We turned the 3rd corner in a series of probably 16 corners and suddenly the wind kicked up, aiming directly at us. It kicked up so fast that the canyon waters had whitecaps and it was pretty difficult to move - regardless of how hard we were paddling. It felt like I was making 3 feet of leeway to every 14' backwards. The wind was bouncing off the canyon walls so hard that we couldn't tell which side would be the lessor evil to get out of the wind. We were bouncing around, side to side, up and down, and barely making progress, aside from our muscles getting really tired really quickly! We look around and there are people in kayaks hunkering down along the sides of the canyon walls - some still in their kayaks, others pulled their boats out of the water to wait it out. We took a couple of breathers, but it was way harder to start paddling again after stopping - so we just tried to not quit! People were watching us paddle by and I can only imagine that they thought we were either a) hella strong or b) dumb. We just kept moving on - albeit slowly and crooked!  The rain clouds loomed overhead, and I Was excited for it to rain hard, because that meant instant little waterfalls would come over the canyon walls. Well, that rain never came, but the wind and the waves sure did! We rounded yet another corner and there were roughly 20 people and their kayaks scattered amongst the rock area. As we got closer, we heard "Get off the water! Lightning!" Not one to be afraid, I had planned on keeping going, until we rounded that very corner and were slaughtered by even heavier winds. We reluctantly pulled our vessels aside and hopped out, waiting for the wind to tame down some and the lightning to end.

 I find it funny that we rush to get off the water in lightning storms - even though we are in plastic boats with plastic paddles.. but yet we ride metal motorcycles with flammable gas through the very same storm... irony!  Once the dark ominous clouds move past, we put the boats back in the water and keep on paddling. This time the wind is not letting down. It felt like we were making very little progress but we weren't going to be defeated! As we rounded each corner, there were people asking if we were OK, 'rescue boats' came by to collect people who didn't want to, or couldn't, paddle themselves out. The boats would pass us empty and then come back by us with 8-10 people and the same number of kayaks up top. The rescue boat crew asked us 3 times as they made their numerous rounds, if we wanted to get in the boat - each time we declined saying we were a ok. There was a small part of me that wanted to hop on the boat on one occasion - but I had let this canyon beat me the first time and there was no way I was going to let it beat me this time! We rounded the last corner of Antelope Canyon and were back on main waters, when suddenly, the winds came blasting from the left side, at one point nearly capsizing my kayak because the waves were so big. We ended up being literally pushed to the right into  little cove - we had no choice because we had zero control of our kayaks at that point. We pulled the kayak up on shore and waited it out. Storms come in super fast over Lake Powell and they exit in the same fashion.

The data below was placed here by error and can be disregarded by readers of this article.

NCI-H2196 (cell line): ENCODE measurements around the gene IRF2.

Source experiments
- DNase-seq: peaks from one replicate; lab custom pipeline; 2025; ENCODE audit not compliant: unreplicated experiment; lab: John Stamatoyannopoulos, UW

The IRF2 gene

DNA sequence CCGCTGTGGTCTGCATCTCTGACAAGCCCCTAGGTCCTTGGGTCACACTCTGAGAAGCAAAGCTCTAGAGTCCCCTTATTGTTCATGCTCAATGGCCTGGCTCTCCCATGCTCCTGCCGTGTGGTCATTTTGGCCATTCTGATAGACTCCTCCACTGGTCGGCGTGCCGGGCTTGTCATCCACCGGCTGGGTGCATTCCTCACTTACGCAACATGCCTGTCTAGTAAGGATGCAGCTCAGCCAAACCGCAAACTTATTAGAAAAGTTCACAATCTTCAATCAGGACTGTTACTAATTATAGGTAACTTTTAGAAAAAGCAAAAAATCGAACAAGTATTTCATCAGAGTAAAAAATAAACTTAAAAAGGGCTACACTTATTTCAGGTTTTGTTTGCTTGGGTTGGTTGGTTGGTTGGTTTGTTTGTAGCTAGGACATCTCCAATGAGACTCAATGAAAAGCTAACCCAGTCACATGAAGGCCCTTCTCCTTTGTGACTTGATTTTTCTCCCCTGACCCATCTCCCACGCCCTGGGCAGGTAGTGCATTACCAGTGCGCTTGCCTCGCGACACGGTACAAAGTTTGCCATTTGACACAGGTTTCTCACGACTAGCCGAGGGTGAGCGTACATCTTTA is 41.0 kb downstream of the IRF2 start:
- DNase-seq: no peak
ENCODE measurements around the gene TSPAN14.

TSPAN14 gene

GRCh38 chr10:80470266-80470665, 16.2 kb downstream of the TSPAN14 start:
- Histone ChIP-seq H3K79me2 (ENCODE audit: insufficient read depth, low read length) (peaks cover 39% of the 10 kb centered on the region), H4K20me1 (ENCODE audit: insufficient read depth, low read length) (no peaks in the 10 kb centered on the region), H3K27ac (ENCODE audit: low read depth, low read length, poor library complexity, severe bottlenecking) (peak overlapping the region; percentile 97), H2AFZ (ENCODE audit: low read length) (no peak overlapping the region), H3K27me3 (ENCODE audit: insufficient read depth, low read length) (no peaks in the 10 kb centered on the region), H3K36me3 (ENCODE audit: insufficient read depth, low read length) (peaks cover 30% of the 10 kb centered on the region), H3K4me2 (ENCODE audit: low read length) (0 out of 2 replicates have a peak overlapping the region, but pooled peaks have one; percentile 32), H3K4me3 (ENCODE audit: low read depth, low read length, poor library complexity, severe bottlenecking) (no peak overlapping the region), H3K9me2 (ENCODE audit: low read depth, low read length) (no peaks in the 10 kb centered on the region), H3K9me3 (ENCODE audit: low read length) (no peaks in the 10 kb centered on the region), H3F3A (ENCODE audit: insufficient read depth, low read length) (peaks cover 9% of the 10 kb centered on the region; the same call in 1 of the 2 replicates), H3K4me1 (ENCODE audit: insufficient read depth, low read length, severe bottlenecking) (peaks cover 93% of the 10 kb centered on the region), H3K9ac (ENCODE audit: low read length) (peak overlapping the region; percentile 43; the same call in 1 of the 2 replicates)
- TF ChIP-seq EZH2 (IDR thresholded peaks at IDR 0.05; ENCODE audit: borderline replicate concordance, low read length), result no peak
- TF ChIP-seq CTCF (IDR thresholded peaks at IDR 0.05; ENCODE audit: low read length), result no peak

Once the rain died down and the winds seem to calm some, we started back out to home base. We hadn't made it 20' out of the little protective cove when the rescue boat once again came by. This time, they didn't say anything, I just gave a thumbs up, and they continued on their path. We were passed by a jet ski towing a canoe back to the marina - with the canoe passengers saying how sorry they felt for us. I looked at it like we were having fun, tackling a big challenge by mother nature, and getting a good workout! Eventually the winds died way down and we were able to resume control of our kayaks. The sun returned and we were on the final home stretch towards the marina. By this time, we hadn't seen another kayak since way back in Antelope Canyon - I am pretty sure we were the only fools to not get rescued out. But we felt accomplished by not doing so!!!!

We made it back tot he Marina in one piece. As we checked in, the rescue boat docked and a couple of the passengers made comments of "Oh good, you girls made it!!!" - As though the passengers on the rescue boat didn't have faith that we would survive! Never once did I think we wouldn't make it - I just thought a few times that it might be tomorrow before we paddled back in!!!  It was a super fun day off the bikes and in the water! Back to the bikes we go - headed towards Bryce Canyon. We made it there just as the sun had set - seeing numerous REALLY big Antelope, we were happy to be parked at a hotel just as darkness took over. We are exhausted and hungry!